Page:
The Quarterly Enforcement Report for April 1, 2023, to June 30, 2023, shows carcass inspections for livestock fell to 39,410 570. It was the first time in Fiscal Year 2023 that the number fell below 40 million. Poultry inspections remained at the 2.4 billion level where they’ve been all year.

Th e Office of Investigation, Enforcement, and Audit (OIEA) conducts detention actions for Meat, Poultry and Egg products.  During the third quarter, OIEA detentions totaled 106,520 pounds, much lower than the previous two quarters when detentions hit 281, 143, and 250,246 pounds. So far for the fiscal year, there have been 330 detentions for 637,909 pounds.

The pressure was off a  bit due to slightly reduced activity during the federal fiscal third quarter that ended the third quarter.  Still, USDA’s Food Safety and Inspection Service remained busy with enforcement actions, including those where it pursued either civil or criminal actions.  

The Office of Field Operations (OFO) is the largest FSIS unit. It issued two “prohibited activity notices” during the third period, bringing the total to seven for the year.

FSIS “prohibited activity notices” may include any of the following:

  • Failure of a recalling establishment or firm to notify its consignees of a recalled product
  • Failure of a consignee to notify its customers of the recalled product
  • Recalling establishment, firm, or consignee found offering a recalled product for sale

When FSIS determines that an establishment or firm has not taken responsibility to remove or control adulterated, misbranded, or unsafe products in commerce or to advise its consignees of a product subject to recall, it may issue prohibited activity notices to the establishment or firm. 

“Prohibited Activity Notices” during the third quarter were issued to Abie’s Place, Abie, NE; La Autentica Foods (two notices), Hialeah, FL; Old Town European Market, Springfield, MO; Prime Food USA, Edison, NJ; Walgreen Co. Store 7718, Fayetteville, AR; and Walmart, Baden, PA.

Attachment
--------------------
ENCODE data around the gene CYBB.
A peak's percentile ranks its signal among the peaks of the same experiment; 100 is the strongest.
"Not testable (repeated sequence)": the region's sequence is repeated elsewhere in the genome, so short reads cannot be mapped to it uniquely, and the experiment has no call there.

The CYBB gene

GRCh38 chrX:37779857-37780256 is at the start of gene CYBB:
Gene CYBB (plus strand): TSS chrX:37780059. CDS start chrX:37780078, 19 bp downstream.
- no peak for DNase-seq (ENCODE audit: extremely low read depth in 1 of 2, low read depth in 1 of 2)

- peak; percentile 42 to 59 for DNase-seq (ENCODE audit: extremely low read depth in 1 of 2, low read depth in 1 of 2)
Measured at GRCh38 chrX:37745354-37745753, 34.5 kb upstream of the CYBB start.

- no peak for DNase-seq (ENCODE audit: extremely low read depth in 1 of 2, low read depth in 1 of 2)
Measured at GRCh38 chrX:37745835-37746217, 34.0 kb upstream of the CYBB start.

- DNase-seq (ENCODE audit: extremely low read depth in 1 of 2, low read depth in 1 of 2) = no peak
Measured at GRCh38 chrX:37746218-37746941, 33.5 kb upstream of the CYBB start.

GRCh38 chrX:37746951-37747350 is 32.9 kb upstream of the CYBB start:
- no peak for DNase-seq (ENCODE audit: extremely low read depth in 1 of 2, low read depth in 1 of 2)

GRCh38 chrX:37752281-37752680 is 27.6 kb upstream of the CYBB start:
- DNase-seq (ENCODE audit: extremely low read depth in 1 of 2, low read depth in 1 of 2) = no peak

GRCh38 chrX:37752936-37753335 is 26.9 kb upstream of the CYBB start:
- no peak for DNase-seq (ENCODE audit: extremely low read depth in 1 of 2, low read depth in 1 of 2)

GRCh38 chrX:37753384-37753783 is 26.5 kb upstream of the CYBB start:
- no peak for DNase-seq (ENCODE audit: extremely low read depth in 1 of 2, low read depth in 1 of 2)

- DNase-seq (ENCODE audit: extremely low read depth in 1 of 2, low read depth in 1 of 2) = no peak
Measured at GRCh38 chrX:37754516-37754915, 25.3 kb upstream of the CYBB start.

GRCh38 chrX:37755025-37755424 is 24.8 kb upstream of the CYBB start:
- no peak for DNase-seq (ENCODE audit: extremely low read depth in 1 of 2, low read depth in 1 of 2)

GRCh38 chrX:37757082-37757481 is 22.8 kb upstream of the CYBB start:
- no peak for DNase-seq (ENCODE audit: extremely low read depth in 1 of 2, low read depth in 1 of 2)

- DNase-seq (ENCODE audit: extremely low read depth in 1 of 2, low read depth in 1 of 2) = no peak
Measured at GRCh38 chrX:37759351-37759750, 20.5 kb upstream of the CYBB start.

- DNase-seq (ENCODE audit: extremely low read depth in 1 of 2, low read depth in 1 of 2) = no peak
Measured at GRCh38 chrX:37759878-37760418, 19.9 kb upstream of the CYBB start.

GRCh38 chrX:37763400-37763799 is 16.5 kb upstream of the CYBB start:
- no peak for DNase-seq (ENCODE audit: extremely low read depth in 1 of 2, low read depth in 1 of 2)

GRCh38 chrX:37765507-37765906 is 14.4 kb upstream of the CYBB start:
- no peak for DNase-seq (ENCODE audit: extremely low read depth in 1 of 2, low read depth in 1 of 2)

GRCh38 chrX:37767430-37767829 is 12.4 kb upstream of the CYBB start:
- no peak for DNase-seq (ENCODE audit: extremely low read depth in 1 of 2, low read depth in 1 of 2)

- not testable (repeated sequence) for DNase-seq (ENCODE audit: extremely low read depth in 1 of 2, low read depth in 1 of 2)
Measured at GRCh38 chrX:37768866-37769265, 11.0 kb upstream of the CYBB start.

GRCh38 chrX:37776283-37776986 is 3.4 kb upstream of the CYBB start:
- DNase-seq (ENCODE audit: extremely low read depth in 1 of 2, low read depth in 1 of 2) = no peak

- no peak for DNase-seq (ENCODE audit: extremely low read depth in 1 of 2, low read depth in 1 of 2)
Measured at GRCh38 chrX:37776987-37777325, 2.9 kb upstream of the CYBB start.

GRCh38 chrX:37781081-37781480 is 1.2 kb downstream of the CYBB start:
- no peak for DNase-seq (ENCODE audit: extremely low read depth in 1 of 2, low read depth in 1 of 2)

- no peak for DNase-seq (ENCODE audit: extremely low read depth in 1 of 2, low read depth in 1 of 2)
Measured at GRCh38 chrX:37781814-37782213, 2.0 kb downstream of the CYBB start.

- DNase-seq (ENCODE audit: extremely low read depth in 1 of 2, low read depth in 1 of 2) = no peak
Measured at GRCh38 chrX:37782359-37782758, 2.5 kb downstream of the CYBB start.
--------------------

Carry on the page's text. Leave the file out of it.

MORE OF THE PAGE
Through 10 district offices,  OFO carries out FSIS’ food safety mission in processing and slaughter facilities across the country. OFO is also responsible for managing all certification work including export verification.

FSIS also took a variety of administrative actions against 34 businesses it regulates. And among FSIS’s  “large establishments,” only seven faced administrative action and six of those involved inhumane treatment during slaughter.

On May 24, 2023, an administrative hearing found King of Basturma LLC and its owner Abbas Sachem, both of Westland, MI, as being unfit to receive federal meat inspection services. The reason is the owner’s felony and fraud convictions. He did not appeal and the decision became final.

In a civil injunction action, Ashif Saeed entered into a Consent Decree from the U.S. District Court for Eastern New York to resolve violations of the meat and poultry acts. The owner of a Jamaica, NY business, Saeed agreed to not misbrand products or offer misbranded products for sale. The decree includes enforcement provisions.

A Consent Decree was also agreed to in the District Court for the Southern District of New York involving the owners of N and M Wholesale Supply in New York, NY.  It resolves alleged violations of the Meat and Poultry Acts. It requires the owners to get training and keep proper records. And its meat and poultry products must pass proper inspections.

Finally, a 2020 case that opted out of a jury trial appears to have settled with plea bargains that came together during the quarter. There remains an October sentencing hearing for Rhode Island Beef, but not owners Michael and Joel Quattrucci as individuals.

They were charged with defrauding customers by using an illegally obtained official mark of inspection, defrauding customers with claims that their beef was inspected and that it had passed, and falsely claiming it had met federal inspection requirements.

The owners were fined and placed on probation in exchange for plea agreements.

The probation term is 1 to 5 years, with fines of $10,000 each.  The October hearing will be limited to Rhode Island Beef as a corporate entity.

Editor’s note: A previous reversion of this story carried the wrong byline. Editor Dan Flynn wrote this story.

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